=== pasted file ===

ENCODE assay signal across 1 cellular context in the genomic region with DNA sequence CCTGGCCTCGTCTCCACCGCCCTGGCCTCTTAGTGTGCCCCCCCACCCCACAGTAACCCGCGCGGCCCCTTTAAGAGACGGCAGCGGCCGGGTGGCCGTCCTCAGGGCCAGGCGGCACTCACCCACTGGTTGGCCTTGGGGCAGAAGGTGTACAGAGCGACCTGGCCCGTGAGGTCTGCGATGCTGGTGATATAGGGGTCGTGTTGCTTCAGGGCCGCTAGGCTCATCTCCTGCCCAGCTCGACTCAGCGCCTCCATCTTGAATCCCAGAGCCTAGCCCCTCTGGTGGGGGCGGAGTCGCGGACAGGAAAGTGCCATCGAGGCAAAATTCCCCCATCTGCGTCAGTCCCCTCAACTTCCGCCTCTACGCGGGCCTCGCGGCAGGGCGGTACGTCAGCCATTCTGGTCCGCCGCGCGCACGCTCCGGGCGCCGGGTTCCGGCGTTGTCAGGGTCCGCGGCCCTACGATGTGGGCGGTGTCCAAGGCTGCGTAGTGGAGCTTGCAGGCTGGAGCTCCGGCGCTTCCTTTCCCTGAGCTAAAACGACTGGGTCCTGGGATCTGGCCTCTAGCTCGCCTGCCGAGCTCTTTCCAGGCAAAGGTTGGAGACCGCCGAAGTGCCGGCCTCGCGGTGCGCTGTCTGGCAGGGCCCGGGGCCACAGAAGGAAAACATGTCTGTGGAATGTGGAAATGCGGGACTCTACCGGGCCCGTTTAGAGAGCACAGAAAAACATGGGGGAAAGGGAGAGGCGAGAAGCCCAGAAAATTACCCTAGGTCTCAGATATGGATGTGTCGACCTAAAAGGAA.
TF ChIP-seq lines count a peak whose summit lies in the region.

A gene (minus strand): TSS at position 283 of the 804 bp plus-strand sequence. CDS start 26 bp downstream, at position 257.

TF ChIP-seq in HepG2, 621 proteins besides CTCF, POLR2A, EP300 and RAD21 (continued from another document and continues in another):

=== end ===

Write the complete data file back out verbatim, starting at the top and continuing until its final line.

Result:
ENCODE assay signal across 1 cellular context in the genomic region with DNA sequence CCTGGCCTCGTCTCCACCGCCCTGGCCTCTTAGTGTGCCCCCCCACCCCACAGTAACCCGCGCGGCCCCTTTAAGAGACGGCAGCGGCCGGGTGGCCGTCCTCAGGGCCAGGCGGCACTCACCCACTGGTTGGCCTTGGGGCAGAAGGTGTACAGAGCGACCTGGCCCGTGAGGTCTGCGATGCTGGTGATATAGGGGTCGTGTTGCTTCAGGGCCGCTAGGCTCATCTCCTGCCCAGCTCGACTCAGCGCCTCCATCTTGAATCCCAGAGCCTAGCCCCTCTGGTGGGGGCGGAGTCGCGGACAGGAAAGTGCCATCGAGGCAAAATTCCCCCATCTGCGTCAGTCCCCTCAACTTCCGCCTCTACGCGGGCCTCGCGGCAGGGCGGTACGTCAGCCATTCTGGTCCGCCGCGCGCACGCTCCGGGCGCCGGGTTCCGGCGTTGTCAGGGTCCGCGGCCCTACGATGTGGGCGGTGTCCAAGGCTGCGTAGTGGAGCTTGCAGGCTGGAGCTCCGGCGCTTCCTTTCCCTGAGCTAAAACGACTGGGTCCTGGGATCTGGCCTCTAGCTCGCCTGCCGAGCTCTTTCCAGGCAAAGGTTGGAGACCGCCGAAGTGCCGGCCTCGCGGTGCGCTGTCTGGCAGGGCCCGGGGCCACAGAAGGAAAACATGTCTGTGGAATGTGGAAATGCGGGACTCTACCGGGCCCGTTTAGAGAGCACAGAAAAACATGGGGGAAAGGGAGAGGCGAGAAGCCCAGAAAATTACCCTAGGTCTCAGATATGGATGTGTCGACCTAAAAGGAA.
TF ChIP-seq lines count a peak whose summit lies in the region.

A gene (minus strand): TSS at position 283 of the 804 bp plus-strand sequence. CDS start 26 bp downstream, at position 257.

TF ChIP-seq in HepG2, 621 proteins besides CTCF, POLR2A, EP300 and RAD21 (continued from another document and continues in another):